The final seminar of a three year Health Research Board funded research project by academics in the Centre for Health Policy in Trinity College Dublin which took place on March 31 2014 has revealed a transferring of cost from the State on to people, for example, prescription charges, hospital charges this affects the oldest and sickest most.
The research has also found that increased efficiencies in the health system between 2008 and 2012. According to the research, the health system that now has to do less with less.
Dr Steve Thomas, Associate Professor, Centre for Health Policy and Management in Trinity who led the Resilience Project spoke about the economic context within which this study was conducted. He said, “A new government came to power in March 2011 with the most radical proposals for health system reform in the history of the Irish state, including improving access to healthcare, free GP care for all by 2015 and the introduction of Universal Health Insurance after 2016. All this was to be achieved amidst the most severe economic crisis experienced by Ireland since the 1930s, resulting in severe cuts to the health budget.”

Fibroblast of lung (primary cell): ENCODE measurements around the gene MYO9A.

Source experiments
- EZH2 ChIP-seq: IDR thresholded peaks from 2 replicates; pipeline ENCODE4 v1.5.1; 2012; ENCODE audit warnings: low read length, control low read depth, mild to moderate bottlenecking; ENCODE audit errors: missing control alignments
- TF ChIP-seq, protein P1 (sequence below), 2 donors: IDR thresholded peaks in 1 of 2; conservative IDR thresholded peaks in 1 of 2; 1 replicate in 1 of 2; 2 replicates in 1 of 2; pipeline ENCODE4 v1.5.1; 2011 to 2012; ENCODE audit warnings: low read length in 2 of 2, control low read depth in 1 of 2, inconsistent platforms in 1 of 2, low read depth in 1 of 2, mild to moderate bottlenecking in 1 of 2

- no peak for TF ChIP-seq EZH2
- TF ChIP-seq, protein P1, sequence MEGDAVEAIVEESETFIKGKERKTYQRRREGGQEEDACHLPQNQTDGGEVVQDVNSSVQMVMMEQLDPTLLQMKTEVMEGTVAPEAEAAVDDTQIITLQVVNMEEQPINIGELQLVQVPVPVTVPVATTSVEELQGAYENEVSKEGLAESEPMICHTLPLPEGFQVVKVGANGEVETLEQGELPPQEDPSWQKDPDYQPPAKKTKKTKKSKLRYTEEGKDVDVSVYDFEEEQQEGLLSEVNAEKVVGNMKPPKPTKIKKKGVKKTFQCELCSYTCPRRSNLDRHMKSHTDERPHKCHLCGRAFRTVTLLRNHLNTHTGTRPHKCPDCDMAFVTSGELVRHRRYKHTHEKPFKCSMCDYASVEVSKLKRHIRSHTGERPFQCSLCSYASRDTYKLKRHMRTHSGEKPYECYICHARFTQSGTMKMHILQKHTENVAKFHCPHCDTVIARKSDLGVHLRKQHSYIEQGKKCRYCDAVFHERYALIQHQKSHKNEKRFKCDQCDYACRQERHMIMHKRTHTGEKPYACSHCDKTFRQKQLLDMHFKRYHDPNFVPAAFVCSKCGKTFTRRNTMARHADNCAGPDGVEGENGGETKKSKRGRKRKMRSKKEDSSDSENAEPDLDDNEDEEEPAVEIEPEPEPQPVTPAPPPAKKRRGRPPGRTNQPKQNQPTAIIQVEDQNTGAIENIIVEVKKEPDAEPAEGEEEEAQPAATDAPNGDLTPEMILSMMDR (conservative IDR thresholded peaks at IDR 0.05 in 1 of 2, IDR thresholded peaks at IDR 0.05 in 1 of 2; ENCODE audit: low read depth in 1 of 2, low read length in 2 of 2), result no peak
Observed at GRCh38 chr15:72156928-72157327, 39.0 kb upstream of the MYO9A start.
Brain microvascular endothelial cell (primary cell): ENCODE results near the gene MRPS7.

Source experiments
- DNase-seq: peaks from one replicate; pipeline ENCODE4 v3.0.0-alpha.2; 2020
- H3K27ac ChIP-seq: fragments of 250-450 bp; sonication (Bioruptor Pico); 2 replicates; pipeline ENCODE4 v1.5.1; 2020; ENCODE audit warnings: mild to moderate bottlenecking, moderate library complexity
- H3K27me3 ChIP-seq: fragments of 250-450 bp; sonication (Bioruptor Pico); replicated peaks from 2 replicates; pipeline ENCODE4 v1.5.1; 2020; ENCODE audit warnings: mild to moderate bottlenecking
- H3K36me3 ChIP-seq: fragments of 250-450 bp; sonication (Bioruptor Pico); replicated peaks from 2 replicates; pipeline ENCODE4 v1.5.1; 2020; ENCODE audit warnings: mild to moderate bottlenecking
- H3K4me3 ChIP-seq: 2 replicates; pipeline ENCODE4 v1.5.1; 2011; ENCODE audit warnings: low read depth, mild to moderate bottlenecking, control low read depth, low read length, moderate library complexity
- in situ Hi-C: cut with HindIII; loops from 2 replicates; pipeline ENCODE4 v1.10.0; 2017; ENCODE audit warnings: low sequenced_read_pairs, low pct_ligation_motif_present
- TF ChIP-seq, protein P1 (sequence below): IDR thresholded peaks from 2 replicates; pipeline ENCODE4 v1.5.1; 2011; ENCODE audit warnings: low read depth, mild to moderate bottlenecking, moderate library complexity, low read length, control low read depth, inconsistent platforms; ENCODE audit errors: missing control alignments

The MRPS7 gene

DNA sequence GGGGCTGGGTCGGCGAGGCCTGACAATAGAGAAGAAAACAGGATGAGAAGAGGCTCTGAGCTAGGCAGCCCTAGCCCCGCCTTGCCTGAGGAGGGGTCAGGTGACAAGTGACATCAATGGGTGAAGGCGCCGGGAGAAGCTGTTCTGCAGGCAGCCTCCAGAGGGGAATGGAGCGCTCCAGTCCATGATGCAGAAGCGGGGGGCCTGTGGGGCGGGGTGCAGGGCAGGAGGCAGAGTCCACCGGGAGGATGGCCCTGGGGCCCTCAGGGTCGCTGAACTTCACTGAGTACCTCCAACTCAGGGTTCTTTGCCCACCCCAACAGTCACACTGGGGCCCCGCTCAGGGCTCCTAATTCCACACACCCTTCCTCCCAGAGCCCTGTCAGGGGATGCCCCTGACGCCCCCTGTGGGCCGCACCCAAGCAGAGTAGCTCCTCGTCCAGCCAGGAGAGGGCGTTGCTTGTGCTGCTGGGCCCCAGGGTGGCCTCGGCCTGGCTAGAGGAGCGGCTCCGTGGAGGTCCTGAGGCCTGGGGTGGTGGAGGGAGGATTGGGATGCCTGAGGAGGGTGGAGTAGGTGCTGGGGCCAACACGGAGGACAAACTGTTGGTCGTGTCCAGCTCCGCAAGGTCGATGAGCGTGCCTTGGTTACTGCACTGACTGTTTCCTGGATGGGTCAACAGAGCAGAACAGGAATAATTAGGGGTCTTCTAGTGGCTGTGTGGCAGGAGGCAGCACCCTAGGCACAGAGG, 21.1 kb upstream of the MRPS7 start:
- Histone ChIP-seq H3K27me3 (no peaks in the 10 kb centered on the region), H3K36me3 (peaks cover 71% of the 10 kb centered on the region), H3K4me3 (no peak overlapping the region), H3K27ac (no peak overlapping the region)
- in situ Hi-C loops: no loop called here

The research showed a system that managed ‘to do more with less’ from 2008 to 2012 using increased efficiencies such as clinical care programmes, agreements between health service management and unions which allowed for increased flexibility and productivity; reduced professional fees and drug cost savings. They also found that some of the efficiencies were achieved by transferring the cost of care onto people and through significant resource cuts.
Key Figures about the Irish Health System:
· Approximately €2.7 billion has been cut from the Irish health system since 2009.
· There are over 12,000 fewer Health Service Executive (HSE) staff in December 2013 than there were at the height of public health sector employment in 2007.
· By December 2013 there were 1,890,465 with medical cards, the highest number in the history of the state, (over 600,000 more now than in pre crisis 2007) reflecting lower incomes and higher levels of unemployment.